perhaps ten, heart attack or heart failure another fifteen or so. I only
counted two or three listed as cancer deaths, but I know several who
survived bouts with cancer and -- so far as I know -- are still alive.
As for the rest of the deaths most have no cause listed.
My post high school buddy didn't live near the base, but he had grown up near -- and his father had worked for -- the railroad yards, which was/is even more contaminated than the base was. Which might have been a factor. He worked in construction for 40 years, specializing in drywall installation later on, had his own company and such, and he was very busy during the construction/real estate boom. That was probably a more immediate factor in his death, but I don't know specifics, so I can't say for sure.
My own parents died relatively young, but not that young -- my father of cancer at age 69, my mother of emphysema/lung failure leading to heart failure at 74. My sister, however, died at age 61 from a blood clot following surgery to repair knee injuries she sustained in a prisoner take-down; my brother died at age 40 or 41 of unspecified causes.
So even in my own family, a relatively small sample to be sure, the average age of the dead ones is 61. (If we threw in the twins that died at birth, the number would be much lower.)
What I'm getting at is that the "longer lifespan" argument for cutting Social Security benefits and making Medicare access more difficult and expensive is simply bogus for larger and larger numbers of people. A few people -- mostly the very rich with access to more expensive and higher quality medical care -- are living longer (and longer) which may be driving up statistical averages (much as their income does), but the vast majority are not living longer and most have no chance of living longer; too many will have shorter lifespans than those of their parents. The panic over "longer lifespans" has been whipped up by the media (in the pay of certain billionaires it would appear) and it is nothing but propaganda.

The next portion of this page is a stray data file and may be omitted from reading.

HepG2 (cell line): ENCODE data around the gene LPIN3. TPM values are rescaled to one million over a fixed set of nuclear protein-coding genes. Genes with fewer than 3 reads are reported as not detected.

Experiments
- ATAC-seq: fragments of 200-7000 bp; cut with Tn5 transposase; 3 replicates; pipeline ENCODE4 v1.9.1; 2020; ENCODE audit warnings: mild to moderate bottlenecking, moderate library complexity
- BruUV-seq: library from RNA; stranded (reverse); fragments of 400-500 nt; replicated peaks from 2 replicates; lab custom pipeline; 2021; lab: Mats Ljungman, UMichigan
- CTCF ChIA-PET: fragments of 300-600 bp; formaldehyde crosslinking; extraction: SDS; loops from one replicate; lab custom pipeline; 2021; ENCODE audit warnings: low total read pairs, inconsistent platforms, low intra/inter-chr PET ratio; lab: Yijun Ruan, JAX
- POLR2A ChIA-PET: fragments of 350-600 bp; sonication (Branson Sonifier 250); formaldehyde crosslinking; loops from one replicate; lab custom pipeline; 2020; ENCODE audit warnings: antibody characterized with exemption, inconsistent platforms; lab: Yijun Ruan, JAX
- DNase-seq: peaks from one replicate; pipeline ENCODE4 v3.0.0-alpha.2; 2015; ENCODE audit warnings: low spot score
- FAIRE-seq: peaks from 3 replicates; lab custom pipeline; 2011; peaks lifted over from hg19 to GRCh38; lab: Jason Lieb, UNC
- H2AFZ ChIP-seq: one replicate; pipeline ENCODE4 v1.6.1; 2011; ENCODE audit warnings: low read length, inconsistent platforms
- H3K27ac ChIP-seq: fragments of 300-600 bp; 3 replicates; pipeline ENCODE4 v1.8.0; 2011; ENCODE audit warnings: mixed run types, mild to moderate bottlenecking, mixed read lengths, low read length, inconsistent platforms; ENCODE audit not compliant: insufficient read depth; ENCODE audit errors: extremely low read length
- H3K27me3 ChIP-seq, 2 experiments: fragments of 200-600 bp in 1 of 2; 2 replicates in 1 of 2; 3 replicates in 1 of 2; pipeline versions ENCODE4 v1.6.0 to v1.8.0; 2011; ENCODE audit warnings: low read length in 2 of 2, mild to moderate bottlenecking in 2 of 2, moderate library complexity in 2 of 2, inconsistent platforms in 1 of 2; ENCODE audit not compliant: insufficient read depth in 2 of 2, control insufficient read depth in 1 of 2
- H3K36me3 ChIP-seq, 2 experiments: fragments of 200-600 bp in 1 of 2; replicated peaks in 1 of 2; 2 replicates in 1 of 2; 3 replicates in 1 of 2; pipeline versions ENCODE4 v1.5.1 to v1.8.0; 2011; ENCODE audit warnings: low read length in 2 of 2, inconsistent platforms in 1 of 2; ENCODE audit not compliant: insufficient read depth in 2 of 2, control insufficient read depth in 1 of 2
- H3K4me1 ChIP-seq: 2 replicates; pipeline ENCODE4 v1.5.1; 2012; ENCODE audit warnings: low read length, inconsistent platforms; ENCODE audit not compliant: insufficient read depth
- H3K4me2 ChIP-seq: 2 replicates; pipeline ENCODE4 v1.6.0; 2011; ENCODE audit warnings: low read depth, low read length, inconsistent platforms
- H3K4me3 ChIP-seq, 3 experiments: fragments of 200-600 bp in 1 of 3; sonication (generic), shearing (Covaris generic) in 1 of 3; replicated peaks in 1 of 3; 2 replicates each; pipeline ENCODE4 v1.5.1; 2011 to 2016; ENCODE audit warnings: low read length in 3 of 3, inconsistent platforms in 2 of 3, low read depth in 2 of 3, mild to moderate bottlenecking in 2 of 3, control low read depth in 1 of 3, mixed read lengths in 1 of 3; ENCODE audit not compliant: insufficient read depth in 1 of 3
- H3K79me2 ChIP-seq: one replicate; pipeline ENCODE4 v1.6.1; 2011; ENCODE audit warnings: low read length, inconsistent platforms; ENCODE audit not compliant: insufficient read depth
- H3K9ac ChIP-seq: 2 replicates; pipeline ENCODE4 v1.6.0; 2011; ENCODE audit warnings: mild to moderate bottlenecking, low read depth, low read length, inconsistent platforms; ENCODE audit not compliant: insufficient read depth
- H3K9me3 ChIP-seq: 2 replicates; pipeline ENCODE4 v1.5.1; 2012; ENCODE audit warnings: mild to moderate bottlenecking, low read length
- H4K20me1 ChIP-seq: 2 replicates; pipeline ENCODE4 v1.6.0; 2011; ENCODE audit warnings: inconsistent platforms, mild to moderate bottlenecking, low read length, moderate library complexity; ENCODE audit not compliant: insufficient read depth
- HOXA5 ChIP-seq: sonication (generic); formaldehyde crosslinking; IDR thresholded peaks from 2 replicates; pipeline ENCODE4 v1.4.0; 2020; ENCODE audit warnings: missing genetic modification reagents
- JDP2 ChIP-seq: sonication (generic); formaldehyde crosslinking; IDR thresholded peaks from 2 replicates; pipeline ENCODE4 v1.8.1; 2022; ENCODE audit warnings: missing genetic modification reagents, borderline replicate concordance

Breaking through this propaganda barrage is essential on many levels. It seems to me that what passes for the "left" in this country is very late to the game, letting the propaganda go essentially unchallenged until fairly recently, too recently to be able to counter it effectively. Unfortunately, a sizable percentage of the leftish commentariat has bought the bogus "longer lifespan" argument, and while not openly supportive of cuts to Social Security and Medicare, will not substantively argue against them nor indeed will they argue the correct policies of expanding rather than restricting these and other social programs, increasing Social Security benefits, lowering retirement ages, and instituting something like Medicare For All.
What passes for the "left" in this country is among our many failed institutions since the turn of the millennium. Somehow, the People have to take control for their future and their own sakes.